With the temperature getting into the sixties and seventies, I decided to break out one of the smokers, and have some fun. I had some bone-in, skin-on chicken breasts, and I whipped up some homemade honey/mustard Dijon, and then played around.
The result was a moist, flavorful chicken breast and a to-die-for sauce. I served it with some cheesy scalloped potatoes (also in the smoker)… YUM.
Chef’s Note: To brine, or not to brine… that is the question. This dish works great with breasts, thighs and legs. If you’re using dark meat, brining is not really necessary. If you plan on using breast meat, I would recommend a one or two hour brine, just to help keep the white meat moist.
Gather your ingredients.
Use a small bowl to mix the Dijon, honey, and olive oil.
Chef’s Tip: Use a whisk to get the ingredients thoroughly blended.
Add a pinch of salt and pepper, and then mix, and give it a taste. Keep adding the salt and pepper, a bit at a time, until you like what you taste.
Chef’s Note: A good chef will always taste their recipes as they are cooking and that’s why you should never trust a skinny chef… that’s a joke.
But getting back on subject… If you dump the salt in at the end of the cooking process, your dish will taste salty; however, if you salt as you cook, the dish will taste seasoned. And this holds true for most spices.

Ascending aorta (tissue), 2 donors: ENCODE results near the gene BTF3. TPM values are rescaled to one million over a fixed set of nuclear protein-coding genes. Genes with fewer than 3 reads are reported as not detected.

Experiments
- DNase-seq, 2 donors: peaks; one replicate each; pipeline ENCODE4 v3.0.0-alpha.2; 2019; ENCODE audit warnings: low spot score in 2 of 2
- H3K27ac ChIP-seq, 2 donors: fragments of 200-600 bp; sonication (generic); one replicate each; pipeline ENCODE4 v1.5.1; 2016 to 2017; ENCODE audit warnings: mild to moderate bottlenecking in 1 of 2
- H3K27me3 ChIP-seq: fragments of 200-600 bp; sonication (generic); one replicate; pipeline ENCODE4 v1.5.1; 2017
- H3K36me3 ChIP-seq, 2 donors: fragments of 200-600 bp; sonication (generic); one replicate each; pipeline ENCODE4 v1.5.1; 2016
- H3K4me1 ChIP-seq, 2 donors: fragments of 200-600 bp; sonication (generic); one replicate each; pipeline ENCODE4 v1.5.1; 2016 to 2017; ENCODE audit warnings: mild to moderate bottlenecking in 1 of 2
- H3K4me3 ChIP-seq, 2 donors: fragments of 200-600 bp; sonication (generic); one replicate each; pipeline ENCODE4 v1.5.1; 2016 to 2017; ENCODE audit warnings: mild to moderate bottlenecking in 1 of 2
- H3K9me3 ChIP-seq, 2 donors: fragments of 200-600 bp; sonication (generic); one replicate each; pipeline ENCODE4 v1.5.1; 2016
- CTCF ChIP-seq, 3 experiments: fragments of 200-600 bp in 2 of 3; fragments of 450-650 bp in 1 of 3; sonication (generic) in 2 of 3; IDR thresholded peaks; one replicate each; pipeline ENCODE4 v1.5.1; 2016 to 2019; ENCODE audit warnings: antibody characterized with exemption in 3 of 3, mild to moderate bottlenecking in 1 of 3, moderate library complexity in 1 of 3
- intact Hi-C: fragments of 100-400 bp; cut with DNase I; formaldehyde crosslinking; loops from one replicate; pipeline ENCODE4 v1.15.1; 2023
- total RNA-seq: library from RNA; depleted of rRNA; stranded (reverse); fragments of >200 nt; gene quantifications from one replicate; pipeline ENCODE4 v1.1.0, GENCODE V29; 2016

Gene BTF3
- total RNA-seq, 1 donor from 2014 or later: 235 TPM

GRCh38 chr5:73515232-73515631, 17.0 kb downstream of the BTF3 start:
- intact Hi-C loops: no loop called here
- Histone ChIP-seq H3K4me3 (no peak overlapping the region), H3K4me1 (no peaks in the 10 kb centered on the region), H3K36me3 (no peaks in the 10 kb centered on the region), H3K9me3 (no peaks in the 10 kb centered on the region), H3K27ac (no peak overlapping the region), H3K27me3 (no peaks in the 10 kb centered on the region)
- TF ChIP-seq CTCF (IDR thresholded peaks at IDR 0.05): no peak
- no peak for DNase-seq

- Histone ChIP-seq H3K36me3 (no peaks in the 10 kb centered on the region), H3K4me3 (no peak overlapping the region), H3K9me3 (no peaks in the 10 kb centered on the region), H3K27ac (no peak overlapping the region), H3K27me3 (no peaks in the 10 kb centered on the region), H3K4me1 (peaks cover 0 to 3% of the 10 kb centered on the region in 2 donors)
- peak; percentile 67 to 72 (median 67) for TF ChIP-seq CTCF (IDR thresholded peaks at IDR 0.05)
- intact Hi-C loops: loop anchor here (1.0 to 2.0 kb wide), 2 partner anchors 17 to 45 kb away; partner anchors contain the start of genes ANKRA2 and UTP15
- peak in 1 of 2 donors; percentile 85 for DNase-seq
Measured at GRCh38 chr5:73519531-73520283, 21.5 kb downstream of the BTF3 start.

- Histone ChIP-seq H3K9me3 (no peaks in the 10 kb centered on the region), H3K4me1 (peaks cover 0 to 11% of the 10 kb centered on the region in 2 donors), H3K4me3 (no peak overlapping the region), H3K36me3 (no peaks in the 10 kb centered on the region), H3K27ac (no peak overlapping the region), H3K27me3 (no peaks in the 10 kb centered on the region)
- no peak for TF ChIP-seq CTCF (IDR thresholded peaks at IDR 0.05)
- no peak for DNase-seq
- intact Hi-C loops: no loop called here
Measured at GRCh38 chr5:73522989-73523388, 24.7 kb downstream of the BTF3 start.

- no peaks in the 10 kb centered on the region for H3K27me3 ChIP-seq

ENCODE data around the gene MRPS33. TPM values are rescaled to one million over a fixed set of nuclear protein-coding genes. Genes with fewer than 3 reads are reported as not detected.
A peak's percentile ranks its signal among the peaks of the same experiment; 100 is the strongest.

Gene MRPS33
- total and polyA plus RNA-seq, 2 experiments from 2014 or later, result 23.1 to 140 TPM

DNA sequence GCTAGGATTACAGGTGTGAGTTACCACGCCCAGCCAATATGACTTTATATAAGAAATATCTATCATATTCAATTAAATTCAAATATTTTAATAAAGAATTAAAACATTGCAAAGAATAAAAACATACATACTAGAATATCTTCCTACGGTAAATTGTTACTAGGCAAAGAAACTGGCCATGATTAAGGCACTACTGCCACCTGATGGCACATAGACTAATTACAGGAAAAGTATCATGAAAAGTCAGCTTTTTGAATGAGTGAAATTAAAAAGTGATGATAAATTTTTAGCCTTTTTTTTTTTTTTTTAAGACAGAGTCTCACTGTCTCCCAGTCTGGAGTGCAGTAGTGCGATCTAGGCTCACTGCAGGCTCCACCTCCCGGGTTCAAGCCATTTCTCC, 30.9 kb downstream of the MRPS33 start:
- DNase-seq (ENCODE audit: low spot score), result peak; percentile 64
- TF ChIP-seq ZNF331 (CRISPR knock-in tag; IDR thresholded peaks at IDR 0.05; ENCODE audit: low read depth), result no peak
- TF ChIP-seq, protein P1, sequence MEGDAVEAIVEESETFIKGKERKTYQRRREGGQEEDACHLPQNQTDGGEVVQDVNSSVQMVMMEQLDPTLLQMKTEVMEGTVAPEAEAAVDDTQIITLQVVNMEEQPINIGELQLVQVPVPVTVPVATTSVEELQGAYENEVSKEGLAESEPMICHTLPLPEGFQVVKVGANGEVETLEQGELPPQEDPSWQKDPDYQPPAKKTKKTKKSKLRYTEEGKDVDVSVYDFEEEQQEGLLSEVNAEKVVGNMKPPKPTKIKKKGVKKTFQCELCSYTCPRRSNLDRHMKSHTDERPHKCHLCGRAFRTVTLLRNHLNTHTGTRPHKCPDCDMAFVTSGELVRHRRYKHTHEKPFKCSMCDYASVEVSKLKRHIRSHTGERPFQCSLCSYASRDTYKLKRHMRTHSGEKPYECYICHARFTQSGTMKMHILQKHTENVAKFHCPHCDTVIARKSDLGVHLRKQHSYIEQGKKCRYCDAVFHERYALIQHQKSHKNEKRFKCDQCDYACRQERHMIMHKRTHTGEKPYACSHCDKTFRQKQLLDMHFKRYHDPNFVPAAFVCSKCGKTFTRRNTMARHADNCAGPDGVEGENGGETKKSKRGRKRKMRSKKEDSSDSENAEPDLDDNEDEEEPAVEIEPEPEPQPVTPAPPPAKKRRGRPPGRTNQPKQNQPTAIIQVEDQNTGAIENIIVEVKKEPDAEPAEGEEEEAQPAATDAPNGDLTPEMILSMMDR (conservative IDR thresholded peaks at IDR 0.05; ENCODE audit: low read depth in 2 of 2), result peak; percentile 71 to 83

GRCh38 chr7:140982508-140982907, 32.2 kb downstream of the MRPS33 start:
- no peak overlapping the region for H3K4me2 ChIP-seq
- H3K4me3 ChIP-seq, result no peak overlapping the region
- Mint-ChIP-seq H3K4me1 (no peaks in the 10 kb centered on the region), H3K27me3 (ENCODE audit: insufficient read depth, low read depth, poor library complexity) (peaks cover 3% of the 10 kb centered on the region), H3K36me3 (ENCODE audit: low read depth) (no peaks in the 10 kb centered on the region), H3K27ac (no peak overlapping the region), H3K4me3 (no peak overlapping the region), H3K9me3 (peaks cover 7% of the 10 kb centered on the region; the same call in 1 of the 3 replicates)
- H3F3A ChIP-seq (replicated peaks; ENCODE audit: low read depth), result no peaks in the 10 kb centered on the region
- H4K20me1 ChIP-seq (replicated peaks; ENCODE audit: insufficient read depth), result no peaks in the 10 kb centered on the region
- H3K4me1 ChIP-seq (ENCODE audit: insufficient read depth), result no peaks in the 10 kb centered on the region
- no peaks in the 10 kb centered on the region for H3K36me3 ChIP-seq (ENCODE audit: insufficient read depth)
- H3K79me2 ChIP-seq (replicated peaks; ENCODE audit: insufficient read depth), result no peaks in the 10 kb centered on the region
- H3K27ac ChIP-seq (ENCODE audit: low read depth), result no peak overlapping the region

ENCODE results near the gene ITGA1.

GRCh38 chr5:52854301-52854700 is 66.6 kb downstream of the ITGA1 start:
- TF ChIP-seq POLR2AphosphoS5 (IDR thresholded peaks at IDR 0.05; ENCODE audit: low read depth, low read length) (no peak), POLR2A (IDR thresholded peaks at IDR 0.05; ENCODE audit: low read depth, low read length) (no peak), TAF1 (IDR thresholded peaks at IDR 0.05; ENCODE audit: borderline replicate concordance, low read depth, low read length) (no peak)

Place the chicken breasts, skin side up in a casserole dish.
Chef’s Tip: The size of the casserole dish should be such that the chicken fills the dish. If you use a large casserole dish the Dijon/honey mixture will spread out into the empty spaces of the dish and burn… I HATE it when that happens.
Pour the Dijon/honey sauce evenly over the chicken breasts.
Add the rosemary sprigs; placing them between the chicken breasts.
Sprinkle on the kalamata olives, and spread evenly.
Chef’s Tip: If you’re not a fan of chicken skin, I would still recommend that you leave it on the chicken during the cooking process because it will help to keep the chicken breasts moist.
Add the casserole dish to the smoker.
Add your favorite wood chips (I chose apple wood), and let the games begin.
Cook until the internal temperature of the breasts reaches 165f (74c), about 1.5 to 2 hours
Chef’s Note: Many people cook chicken until the juices run clear… that’s nice; however, it’s not accurate. Get an instant read thermometer and make sure.
Remove the casserole pan from the smoker.
Chef’s Note If you see any chicken fat floating about, use a turkey baster to suck up the chicken fat, or an ordinary spoon.
Spoon some of that yummy sauce over the chicken, and serve with your favorite sides. Mine happens to be some nice smoked cheesy scalloped potatoes. Enjoy.